4 Reasons You Need HIPAA Authorization

American doctor talking to senior man in surgery

You have almost certainly heard of the HIPAA authorization forms, and even signed them when going in for some type of medical treatment. Most people just sign the forms and never give them a second thought. When engaging in some type of estate planning or elder law activities, however, it is important to have a deeper understanding of what it is and why you may need them.

What is HIPAA?

HIPAA is the federal Health Insurance Portability and Accountability Act of 1996. This federal law was made to help make sure that people’s medical information is kept as confidential as possible while still letting those who need it have easy access. The HIPAA forms grant access to your medical records to an individual, a doctor’s office, an insurance company, or another party of your choosing. This applies to medical records in all forms including written, electronic, and orally spoken.

When is HIPAA Authorization Necessary?

Beyond the standard doctor’s office or hospital visit where they have you sign a HIPAA release form, there are several instances where this type of thing will be necessary. Taking care of filling out the form ahead of time as part of your estate plan will help prevent unnecessary delays or other problems in getting the care that is needed. The following are some of the most important reasons why HIPAA authorization should be a part of an estate plan.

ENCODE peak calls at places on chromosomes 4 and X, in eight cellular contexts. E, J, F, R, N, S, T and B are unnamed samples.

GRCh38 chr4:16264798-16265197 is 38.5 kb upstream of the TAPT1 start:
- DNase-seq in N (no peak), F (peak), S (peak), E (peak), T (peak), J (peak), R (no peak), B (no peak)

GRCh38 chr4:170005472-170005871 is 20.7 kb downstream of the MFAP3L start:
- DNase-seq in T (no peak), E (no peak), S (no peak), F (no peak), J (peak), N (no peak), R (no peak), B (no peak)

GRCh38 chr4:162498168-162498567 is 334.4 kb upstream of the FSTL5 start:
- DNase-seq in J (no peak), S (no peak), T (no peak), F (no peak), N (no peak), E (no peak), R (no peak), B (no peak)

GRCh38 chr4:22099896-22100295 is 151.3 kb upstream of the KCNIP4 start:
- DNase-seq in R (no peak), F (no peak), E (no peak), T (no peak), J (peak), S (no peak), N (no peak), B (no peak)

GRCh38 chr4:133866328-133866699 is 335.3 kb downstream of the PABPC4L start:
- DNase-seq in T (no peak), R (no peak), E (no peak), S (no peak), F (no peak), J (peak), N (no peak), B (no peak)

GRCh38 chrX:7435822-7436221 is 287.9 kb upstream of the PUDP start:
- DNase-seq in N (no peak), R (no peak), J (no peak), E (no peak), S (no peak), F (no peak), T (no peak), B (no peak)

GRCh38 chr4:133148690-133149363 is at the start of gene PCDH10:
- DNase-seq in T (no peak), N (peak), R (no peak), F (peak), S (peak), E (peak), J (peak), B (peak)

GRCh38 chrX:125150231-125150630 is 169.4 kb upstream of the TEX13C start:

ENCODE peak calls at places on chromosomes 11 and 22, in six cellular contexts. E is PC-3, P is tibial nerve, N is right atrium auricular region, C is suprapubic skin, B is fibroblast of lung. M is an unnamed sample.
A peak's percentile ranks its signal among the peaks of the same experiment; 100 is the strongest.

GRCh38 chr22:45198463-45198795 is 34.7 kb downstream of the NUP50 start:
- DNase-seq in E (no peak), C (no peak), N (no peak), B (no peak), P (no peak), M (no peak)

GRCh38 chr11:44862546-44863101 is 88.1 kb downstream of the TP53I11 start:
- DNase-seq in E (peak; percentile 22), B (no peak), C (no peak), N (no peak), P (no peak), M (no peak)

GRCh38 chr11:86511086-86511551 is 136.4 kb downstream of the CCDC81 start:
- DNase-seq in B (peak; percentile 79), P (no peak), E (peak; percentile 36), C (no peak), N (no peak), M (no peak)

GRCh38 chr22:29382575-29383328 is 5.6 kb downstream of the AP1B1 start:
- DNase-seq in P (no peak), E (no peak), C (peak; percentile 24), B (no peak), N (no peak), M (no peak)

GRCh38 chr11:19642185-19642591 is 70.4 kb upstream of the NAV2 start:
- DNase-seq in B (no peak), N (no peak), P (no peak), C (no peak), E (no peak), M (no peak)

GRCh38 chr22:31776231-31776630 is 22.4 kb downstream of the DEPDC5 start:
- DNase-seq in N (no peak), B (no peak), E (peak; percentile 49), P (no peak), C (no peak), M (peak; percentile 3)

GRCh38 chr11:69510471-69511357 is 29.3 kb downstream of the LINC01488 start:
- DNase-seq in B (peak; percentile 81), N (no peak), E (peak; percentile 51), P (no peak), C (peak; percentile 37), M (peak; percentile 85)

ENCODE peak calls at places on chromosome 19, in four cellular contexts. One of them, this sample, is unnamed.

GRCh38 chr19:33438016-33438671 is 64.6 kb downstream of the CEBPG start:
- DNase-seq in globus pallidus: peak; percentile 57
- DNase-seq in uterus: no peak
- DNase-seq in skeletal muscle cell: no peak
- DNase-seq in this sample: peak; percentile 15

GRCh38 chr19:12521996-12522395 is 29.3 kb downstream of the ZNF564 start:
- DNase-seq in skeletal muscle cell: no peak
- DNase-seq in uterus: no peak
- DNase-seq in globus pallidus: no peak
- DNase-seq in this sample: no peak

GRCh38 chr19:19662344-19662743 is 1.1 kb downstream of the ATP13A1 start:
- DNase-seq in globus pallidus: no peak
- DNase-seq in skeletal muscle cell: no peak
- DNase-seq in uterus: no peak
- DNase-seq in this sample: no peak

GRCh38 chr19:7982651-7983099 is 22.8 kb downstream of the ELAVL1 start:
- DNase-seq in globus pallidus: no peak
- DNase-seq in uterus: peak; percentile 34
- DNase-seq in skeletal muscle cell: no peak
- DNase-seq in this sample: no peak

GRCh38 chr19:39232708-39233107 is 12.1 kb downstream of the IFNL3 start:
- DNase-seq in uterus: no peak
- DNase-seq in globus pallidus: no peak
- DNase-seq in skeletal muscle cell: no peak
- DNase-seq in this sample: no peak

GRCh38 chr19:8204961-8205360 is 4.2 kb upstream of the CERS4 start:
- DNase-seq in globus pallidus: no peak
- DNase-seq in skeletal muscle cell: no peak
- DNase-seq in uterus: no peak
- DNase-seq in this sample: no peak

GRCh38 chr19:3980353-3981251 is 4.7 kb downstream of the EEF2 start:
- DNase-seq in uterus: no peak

• Naming a Health Care Proxy – If you want to name a loved one who you trust to be able to make medical decisions on your behalf if you are unable, a HIPAA authorization must be filled out. This will allow the doctors and hospitals discuss your medical conditions with them so they can make an informed decision without delay.
  • Getting Medical Expenses Paid – As people get older, it is quite common to have a family member help with taking care of bills and other financial decisions. In order to properly manage medical bills, that individual must have HIPAA authorization.
  • Nursing Home Facility – In the event that you have to enter a nursing home or other long-term care facility, they will need to have HIPAA authorization in order to provide proper care. You can plan ahead for this type of possibility, and grant them authorization before you actually need to be checked in, so they are prepared to provide care right from the start.
  • Included with a Living Trust – Adding a HIPAA authorization to a living trust will allow successor trustees to access your medical information if necessary. This is an important safeguard in case your primary trustee is unavailable or incapacitated.

Discuss Your Needs with an Experienced Attorney

Each person’s estate planning needs will vary greatly based on their specific situation and their desires for how their medical care is provided. The best way to ensure the proper HIPAA authorizations are granted at the right times is to speak with an experienced estate planning attorney. Contact ProActive Legal Care to discuss your situation and get your estate plan updated right away.

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